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The future is sustainable, leather supply chain experts tell industry

In order to maintain its position in the most dynamic leather segment, the tanning industry will need to make leather that is more environmentally sustainable than ever before.

A car's interior.

Leather has a strong future in the premium and luxury automotive segments, heard participants at the recent ILM Automotive Leather Supply Chain conference in Paris. But in order to maintain its position in, arguably, the most dynamic leather segment, the tanning industry will need to make leather that is more environmentally sustainable than ever before - and adapt to major global changes taking place in the automotive industry.

On October 17 2016, 75 delegates from across the global auto leather supply chain, including chemicals’ and machinery suppliers, tanners, Tier-1’s and car makers, gathered at Le Meurice hotel to listen to presentations on key themes impacting the industry. Experts from global companies, including Lectra, Audi, Bentley Motor Cars, Faurecia Interior Systems, GST Seton AutoLeather, Wollsdorf Leder, Stahl and TFL, shared their insights with the audience.

Themes emerging for the environment covered: using less water; energy and chemicals used in leather making; the ‘cradle-to-cradle’ approach, recycling or up-cycling leather at the end of a car’s life; lower chemical volatile organic compounds (VOCs) inside the car; the move to more bio-based chemicals; greater yields through automation; and a switch from less corrected finishes to natural leathers. Lectra’s Roy Shurling highlighted the transformative potential of digitalization in the leather cutting ecosystem.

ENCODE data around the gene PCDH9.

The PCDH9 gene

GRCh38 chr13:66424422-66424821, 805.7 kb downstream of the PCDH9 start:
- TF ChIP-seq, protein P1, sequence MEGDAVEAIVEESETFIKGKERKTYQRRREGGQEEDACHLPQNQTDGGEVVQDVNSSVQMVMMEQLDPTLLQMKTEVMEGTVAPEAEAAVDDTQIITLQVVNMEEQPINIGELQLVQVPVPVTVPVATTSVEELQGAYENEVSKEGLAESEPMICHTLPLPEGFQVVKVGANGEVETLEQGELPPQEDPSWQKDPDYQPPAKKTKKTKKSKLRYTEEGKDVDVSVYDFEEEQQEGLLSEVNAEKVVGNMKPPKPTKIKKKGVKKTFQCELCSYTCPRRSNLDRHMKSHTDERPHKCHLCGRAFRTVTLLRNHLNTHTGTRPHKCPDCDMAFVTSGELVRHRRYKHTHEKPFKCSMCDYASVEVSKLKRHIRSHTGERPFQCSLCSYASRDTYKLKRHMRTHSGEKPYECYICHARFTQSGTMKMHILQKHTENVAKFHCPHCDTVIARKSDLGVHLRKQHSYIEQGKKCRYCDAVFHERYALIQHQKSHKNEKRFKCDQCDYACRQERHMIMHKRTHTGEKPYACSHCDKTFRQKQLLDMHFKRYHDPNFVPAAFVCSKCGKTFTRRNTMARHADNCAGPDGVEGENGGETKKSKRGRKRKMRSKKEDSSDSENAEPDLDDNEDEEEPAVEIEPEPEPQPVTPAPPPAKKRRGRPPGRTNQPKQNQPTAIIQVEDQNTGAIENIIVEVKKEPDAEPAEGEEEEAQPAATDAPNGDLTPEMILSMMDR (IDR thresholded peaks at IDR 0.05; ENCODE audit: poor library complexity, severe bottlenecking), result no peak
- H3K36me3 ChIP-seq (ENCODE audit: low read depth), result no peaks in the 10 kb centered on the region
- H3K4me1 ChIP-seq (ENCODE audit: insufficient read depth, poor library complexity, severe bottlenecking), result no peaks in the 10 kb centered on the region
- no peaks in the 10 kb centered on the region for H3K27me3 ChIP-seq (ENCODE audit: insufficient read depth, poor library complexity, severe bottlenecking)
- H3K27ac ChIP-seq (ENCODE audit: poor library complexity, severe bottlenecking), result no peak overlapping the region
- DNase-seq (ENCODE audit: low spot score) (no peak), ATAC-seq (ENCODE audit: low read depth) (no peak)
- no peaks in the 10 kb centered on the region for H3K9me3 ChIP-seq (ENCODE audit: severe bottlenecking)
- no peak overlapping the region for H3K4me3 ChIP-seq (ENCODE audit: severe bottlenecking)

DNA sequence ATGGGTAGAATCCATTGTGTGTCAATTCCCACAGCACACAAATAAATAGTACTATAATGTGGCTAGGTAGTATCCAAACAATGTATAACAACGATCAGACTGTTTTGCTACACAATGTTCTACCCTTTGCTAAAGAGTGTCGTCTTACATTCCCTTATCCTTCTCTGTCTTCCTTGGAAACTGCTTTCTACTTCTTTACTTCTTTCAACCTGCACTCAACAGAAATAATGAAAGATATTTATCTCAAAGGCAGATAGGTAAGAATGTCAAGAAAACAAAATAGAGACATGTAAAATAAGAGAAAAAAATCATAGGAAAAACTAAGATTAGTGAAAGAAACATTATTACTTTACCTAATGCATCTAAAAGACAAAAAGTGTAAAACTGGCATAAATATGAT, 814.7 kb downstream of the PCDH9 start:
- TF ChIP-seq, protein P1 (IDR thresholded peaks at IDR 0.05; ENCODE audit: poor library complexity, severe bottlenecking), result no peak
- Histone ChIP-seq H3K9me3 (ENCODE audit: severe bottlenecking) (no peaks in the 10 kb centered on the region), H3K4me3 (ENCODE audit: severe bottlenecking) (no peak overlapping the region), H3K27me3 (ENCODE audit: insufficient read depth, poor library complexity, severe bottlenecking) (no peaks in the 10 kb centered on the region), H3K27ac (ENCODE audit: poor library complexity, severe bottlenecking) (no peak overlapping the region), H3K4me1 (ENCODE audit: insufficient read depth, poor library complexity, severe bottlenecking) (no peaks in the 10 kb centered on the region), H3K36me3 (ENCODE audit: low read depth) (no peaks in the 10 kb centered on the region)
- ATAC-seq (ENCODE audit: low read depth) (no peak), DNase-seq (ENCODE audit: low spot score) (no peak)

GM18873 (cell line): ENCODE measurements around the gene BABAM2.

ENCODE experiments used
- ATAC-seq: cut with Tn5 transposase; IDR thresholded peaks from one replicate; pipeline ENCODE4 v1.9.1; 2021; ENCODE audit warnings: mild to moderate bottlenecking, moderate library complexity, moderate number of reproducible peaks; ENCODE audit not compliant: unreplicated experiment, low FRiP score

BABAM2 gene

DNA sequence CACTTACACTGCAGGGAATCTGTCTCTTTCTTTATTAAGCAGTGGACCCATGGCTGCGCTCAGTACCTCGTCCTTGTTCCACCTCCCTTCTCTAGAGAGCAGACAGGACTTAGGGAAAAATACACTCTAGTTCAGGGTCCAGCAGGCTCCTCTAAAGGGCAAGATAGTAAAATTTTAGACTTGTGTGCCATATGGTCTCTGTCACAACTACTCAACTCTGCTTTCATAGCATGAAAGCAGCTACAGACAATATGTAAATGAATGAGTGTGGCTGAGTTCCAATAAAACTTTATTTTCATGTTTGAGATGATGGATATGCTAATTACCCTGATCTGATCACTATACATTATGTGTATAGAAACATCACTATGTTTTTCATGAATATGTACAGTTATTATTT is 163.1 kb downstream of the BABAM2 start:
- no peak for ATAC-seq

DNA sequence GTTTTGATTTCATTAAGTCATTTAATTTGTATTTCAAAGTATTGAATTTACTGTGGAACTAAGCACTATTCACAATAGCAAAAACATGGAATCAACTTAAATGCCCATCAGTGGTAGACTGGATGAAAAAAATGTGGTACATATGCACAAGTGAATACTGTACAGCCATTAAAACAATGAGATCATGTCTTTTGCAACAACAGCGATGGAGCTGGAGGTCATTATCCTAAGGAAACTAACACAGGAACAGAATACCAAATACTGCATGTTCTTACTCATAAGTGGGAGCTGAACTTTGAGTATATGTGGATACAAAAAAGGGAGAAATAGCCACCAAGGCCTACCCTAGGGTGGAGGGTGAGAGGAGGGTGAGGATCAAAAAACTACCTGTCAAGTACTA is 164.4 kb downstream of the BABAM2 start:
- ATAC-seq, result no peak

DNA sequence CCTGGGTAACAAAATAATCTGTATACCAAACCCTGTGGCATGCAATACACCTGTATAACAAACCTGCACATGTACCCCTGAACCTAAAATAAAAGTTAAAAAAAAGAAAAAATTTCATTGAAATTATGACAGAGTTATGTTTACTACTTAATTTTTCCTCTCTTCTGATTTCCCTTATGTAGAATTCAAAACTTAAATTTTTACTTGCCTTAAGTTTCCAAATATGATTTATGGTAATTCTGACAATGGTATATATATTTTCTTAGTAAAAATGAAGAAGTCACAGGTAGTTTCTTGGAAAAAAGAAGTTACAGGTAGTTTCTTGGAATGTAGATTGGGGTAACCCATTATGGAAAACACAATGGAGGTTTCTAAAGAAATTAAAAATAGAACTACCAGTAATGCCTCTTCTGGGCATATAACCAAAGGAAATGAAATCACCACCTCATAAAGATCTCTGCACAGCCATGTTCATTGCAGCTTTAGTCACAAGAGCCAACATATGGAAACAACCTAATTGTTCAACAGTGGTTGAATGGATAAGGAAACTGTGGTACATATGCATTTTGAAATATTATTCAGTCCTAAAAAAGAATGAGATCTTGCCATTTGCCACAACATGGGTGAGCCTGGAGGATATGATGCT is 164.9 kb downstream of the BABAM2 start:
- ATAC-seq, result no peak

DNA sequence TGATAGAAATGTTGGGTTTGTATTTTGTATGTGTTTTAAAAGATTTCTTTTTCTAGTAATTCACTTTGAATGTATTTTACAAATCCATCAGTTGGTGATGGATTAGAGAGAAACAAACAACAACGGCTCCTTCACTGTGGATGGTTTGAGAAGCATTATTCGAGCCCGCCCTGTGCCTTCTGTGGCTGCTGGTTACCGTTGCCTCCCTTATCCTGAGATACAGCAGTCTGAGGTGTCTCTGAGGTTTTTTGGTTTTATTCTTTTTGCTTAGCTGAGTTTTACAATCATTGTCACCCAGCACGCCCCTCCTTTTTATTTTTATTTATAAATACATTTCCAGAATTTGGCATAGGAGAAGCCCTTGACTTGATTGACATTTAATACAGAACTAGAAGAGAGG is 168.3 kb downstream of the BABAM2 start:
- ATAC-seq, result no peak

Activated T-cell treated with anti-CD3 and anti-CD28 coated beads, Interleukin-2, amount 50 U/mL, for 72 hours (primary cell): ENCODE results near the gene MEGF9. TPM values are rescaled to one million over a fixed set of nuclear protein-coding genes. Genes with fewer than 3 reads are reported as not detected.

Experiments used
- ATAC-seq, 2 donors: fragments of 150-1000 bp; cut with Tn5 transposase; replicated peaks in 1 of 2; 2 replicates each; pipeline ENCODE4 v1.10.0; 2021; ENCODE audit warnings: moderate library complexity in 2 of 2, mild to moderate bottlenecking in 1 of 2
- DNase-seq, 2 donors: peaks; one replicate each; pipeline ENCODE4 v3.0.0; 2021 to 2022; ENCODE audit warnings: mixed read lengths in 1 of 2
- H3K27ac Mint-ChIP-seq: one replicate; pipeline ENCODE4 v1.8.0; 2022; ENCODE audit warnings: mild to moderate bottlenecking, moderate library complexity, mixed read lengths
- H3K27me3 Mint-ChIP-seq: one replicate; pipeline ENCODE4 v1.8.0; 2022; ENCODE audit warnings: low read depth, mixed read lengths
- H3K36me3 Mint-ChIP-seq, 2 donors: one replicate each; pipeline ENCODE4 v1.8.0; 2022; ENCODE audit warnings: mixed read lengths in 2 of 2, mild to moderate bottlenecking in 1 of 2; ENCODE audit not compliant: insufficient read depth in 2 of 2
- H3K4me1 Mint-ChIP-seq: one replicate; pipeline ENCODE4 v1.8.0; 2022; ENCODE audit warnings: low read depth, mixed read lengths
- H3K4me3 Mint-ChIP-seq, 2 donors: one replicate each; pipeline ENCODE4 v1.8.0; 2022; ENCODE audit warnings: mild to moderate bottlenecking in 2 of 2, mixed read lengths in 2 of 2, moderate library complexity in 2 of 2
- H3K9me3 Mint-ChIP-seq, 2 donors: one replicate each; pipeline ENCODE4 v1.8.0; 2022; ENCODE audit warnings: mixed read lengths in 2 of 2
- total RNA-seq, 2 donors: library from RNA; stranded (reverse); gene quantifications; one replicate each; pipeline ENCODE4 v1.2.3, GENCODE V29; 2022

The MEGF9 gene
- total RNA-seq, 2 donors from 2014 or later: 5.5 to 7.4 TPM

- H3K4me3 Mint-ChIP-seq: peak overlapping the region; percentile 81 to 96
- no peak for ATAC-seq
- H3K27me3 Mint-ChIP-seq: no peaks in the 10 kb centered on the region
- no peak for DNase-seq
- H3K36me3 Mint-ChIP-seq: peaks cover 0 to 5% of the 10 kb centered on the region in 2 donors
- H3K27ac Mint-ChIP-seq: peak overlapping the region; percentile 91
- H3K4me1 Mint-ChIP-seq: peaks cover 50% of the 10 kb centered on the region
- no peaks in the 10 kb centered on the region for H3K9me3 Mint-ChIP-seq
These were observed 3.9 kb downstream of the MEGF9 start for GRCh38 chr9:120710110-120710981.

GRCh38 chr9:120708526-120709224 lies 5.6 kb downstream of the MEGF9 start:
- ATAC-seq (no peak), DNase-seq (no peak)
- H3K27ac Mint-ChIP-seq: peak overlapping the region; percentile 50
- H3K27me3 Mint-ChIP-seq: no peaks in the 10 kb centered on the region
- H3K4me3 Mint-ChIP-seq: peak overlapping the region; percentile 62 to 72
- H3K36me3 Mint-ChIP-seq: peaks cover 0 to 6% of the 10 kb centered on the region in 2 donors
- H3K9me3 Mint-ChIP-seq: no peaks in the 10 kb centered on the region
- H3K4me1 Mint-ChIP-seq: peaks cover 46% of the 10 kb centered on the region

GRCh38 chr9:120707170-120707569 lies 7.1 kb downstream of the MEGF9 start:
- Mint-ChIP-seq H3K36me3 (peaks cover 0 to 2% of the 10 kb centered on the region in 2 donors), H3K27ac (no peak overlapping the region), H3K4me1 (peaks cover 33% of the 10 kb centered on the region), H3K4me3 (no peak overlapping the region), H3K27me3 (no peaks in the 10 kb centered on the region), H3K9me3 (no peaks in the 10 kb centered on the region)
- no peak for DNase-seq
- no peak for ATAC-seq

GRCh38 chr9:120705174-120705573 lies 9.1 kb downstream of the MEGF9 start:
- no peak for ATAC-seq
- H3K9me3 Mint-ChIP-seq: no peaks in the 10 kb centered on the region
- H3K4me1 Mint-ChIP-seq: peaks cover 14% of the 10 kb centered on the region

Millennials and megatrends

The next generation of consumers is different from the past, heard the audience as speakers traced the future. How? For example, greater urbanism and the switch to electric or hybrid-powered cars only used at weekends, compared to the sense of true ownership that people have with their vehicles today. And the next generation may be less interested in horsepower and more concerned about the actual ‘travel experience’ – where leather will have an important role to play.

Compounding this evolution is the movement towards ever more autonomous driving, where a journey simply becomes a programmed event in which the occupants use transport as an extension of the home or office, with the interior layout of each vehicle tailored to each customer. Or, alternatively, using Uber as an example, the consumer just uses the car in the future to get from place to place with no direct ownership.

More personalization means customization on industrial scale

In the short term, there is the growing trend in the car industry for greater personalization of interiors (and exteriors). More and more car makers are now offering thousands of potential options to customers. And this is not only exclusive to premium or luxury car brands.

In order to meet such demand, the leather supply chain will need to work faster and provide increasingly tailored solutions, producing custom-made leather parts on an industrial scale.